U.S. Marines mentor Australian youth through softball

28 Jul 2015 | Cpl. Reba James 1st Marine Aircraft Wing

WANGURI, Australia – U.S. Marines with 1st Battalion, 4th Marine Regiment and Marine Heavy Helicopter Squadron 463, Marine Rotational Force – Darwin, participated in a softball clinic for local youth July 23 to 25 at Tracy Village Social and Sports Club, Wanguri, Northern Territory, Australia.

“This weekend is a little special for us: this particular program we’re doing is through the school system and we’ve gone around to all of the communities and different regional areas and we’ve selected a squad of girls to come to this camp this weekend,” said Nicky Baldwin, executive officer of Softball Northern Territory. “(This was) a development camp for them for three days, teaching them the skills and everything they need to know about the sport.”

The Marines supported the U.S. Department of State-sponsored community event with the Northern Territory’s school softball program to mentor the students and teach them how to play competitively.

“A relationship was built between Softball Northern Territory and the U.S. Marines, and (the U.S. State Department) has been kind enough to continue the relationship with us and offer a small grant to help us put this camp on to cover the food, equipment and other ancillary costs involved,” said Baldwin. “It has given us an opportunity to build rapport with the Marines and have them come out and foster community relationships.”

The program exists to improve the education, discipline, life skills, and self-esteem of young girls, by doing so opening opportunities to them for the future.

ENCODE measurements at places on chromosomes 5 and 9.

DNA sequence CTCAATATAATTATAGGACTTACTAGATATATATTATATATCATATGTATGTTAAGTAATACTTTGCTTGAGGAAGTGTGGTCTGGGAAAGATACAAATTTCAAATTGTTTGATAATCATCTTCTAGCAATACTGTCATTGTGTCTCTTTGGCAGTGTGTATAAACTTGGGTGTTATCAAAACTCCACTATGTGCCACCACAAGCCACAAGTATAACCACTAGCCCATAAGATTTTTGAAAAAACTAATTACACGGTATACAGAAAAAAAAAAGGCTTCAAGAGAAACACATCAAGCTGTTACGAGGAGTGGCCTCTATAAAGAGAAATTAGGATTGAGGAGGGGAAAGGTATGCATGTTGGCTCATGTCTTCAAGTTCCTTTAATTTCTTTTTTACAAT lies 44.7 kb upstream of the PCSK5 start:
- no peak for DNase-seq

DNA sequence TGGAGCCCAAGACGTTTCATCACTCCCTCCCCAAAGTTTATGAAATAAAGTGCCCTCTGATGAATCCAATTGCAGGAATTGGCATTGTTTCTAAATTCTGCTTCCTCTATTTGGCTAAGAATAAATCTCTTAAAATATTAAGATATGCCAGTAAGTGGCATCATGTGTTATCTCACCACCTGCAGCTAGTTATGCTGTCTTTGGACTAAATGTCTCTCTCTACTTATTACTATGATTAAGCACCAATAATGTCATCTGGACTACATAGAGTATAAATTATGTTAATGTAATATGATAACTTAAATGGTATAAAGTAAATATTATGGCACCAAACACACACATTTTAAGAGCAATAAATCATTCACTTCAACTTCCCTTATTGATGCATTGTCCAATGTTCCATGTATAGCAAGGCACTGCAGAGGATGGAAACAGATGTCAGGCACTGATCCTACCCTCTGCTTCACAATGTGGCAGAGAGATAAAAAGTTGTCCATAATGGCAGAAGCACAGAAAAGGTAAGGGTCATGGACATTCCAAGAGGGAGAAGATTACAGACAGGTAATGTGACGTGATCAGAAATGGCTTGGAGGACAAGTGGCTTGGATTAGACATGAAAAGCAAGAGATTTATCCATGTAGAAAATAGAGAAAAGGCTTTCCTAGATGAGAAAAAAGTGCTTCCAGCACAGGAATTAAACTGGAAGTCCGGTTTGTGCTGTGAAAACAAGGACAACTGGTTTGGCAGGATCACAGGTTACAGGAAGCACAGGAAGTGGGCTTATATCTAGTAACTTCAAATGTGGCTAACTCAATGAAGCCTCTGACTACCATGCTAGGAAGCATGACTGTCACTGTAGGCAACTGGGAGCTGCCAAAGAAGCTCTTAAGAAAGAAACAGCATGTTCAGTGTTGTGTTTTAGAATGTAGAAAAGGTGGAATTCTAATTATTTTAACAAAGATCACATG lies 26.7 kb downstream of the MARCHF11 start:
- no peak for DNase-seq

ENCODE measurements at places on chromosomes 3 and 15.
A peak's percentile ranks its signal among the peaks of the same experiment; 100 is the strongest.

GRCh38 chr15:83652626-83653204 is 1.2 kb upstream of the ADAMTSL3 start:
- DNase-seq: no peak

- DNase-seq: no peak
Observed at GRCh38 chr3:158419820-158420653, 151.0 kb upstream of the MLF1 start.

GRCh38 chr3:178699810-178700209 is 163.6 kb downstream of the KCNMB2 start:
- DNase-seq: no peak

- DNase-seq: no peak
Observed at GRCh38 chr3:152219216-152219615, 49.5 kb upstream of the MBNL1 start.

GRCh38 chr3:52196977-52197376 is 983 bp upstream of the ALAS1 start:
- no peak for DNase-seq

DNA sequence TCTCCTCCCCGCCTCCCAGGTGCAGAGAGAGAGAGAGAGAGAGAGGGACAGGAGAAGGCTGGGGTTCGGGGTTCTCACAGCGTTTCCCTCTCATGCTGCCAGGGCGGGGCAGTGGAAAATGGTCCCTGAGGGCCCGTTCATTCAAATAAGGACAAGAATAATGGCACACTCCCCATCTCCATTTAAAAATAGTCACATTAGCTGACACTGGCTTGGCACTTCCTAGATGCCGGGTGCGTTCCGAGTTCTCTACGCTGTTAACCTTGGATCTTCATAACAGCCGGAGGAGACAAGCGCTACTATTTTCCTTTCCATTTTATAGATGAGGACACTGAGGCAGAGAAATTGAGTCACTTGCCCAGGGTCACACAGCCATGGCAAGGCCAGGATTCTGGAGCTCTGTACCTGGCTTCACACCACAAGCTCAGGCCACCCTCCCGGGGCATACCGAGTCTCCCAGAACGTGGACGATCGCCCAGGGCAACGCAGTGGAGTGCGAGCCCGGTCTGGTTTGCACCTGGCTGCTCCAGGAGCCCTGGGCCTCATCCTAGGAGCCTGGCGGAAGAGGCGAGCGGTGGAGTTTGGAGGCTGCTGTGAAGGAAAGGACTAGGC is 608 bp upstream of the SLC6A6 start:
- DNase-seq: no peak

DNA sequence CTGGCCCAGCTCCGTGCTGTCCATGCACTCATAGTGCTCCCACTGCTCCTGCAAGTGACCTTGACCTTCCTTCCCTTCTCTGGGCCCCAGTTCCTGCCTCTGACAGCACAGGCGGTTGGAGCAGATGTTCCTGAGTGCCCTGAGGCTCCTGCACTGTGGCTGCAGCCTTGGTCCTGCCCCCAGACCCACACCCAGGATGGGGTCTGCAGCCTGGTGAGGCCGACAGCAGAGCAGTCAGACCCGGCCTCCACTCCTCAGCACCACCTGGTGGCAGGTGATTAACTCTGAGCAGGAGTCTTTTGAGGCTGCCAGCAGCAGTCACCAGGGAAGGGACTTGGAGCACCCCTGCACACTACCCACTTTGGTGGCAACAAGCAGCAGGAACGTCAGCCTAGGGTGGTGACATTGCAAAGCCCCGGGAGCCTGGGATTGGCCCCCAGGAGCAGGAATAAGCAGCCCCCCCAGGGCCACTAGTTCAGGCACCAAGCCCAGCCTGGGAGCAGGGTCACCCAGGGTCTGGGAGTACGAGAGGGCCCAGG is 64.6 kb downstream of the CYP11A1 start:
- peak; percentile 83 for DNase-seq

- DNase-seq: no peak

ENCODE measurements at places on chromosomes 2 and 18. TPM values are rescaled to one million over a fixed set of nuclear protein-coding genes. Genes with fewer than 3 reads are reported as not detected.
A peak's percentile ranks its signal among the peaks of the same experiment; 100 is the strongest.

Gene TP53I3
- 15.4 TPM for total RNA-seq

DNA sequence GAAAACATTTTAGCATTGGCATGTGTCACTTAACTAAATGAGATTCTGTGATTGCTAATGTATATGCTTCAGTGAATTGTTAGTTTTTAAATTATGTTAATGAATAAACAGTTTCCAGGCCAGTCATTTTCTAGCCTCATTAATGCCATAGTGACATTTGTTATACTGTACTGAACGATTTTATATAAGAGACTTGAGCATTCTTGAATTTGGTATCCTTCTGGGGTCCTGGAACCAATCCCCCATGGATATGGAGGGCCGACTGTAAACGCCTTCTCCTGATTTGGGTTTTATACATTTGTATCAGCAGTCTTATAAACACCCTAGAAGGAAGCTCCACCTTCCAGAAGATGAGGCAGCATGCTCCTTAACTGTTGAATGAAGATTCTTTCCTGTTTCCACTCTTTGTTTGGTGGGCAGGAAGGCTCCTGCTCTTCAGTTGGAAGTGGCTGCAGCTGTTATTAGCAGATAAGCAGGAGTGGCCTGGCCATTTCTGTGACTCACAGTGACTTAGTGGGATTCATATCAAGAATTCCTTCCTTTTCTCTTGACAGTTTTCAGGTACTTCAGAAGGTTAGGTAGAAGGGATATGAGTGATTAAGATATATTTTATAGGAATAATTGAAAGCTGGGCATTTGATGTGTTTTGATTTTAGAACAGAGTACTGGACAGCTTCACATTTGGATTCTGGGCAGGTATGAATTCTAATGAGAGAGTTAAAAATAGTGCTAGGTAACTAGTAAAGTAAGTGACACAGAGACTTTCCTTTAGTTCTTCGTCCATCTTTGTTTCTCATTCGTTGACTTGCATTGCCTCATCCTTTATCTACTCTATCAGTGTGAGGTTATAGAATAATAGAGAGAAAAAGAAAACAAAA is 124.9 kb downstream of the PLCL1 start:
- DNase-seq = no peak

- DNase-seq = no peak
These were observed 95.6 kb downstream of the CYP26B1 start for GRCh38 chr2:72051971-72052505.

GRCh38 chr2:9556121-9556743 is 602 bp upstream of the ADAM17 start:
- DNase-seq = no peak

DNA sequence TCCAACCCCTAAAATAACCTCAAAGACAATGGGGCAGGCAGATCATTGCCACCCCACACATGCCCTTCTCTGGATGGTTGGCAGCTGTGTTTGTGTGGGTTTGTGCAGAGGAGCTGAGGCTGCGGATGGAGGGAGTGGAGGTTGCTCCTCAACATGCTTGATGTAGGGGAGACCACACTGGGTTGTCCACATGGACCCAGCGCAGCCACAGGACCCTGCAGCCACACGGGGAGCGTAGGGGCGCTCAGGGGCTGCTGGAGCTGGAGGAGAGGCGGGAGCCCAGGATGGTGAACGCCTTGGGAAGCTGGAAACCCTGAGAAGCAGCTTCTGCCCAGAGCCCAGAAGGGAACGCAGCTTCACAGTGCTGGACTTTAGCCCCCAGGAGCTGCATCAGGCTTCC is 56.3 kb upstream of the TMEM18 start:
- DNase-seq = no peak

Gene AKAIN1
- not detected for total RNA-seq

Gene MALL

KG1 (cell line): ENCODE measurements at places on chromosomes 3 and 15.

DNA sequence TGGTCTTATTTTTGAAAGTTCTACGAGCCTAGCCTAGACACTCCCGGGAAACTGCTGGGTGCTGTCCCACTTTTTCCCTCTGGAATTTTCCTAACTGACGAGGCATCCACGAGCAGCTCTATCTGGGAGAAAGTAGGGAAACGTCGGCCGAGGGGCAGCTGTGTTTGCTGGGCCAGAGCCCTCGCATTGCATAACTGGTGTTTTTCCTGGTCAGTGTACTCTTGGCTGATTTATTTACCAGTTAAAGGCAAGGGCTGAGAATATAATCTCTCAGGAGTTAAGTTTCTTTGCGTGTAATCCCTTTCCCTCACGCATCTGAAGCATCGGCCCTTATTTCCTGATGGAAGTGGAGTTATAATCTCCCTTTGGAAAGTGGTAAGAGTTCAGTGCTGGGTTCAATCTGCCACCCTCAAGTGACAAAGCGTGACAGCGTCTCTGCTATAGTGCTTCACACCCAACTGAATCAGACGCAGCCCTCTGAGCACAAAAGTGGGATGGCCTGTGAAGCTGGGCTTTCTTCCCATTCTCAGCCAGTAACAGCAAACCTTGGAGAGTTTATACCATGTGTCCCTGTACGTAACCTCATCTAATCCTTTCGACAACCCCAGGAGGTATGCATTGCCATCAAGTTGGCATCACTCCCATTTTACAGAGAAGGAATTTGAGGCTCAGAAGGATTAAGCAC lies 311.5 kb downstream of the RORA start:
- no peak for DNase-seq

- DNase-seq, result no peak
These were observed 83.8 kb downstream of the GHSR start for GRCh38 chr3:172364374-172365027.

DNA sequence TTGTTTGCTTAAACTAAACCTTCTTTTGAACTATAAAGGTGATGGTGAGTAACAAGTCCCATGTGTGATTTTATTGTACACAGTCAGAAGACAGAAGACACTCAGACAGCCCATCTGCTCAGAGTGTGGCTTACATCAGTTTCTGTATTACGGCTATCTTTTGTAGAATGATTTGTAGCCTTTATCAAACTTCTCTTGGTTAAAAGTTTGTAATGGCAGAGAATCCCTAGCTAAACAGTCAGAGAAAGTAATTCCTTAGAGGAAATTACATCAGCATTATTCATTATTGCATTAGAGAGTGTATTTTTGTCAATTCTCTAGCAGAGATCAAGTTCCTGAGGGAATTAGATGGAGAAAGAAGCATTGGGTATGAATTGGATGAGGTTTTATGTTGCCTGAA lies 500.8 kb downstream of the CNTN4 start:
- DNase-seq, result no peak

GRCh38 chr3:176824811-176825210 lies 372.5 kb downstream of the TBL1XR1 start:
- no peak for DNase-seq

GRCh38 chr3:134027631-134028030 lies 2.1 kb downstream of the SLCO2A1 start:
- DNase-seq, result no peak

“The outreach is amazing and (the Marines have) such a strong knowledge of softball and baseball,” said Baldwin. “The U.S. Marines provided that knowledge, sharing it with us and it is fantastic.”

The program was unique because the U.S. Marines were given the opportunity to interact and teach girls softball to prepare them for future competitions. The Marines of MRF-D gave guidance in teaching techniques, encouraging players and providing examples of teamwork during the development camp.

“It’s good to be around kids and softball, because I love baseball and being able to teach kids,” said Gunnery Sgt. Pedro Chamorro, a supply chief with HMH-463, MRF-D and a native of Miami. “I’m just here to make sure they stick to the techniques they are learning here and motivating them. The other Marines seem to be enjoying it as well and are making a difference here.”

Marine community engagements in the Northern Territory are intended to add depth to their relationship with Australia.

“I think we’re learning from each other and (the kids) are really interested in our culture and vice versa, we like to learn about them and I’m glad we had an opportunity to share what both our cultures are about,” finished Chamorro.
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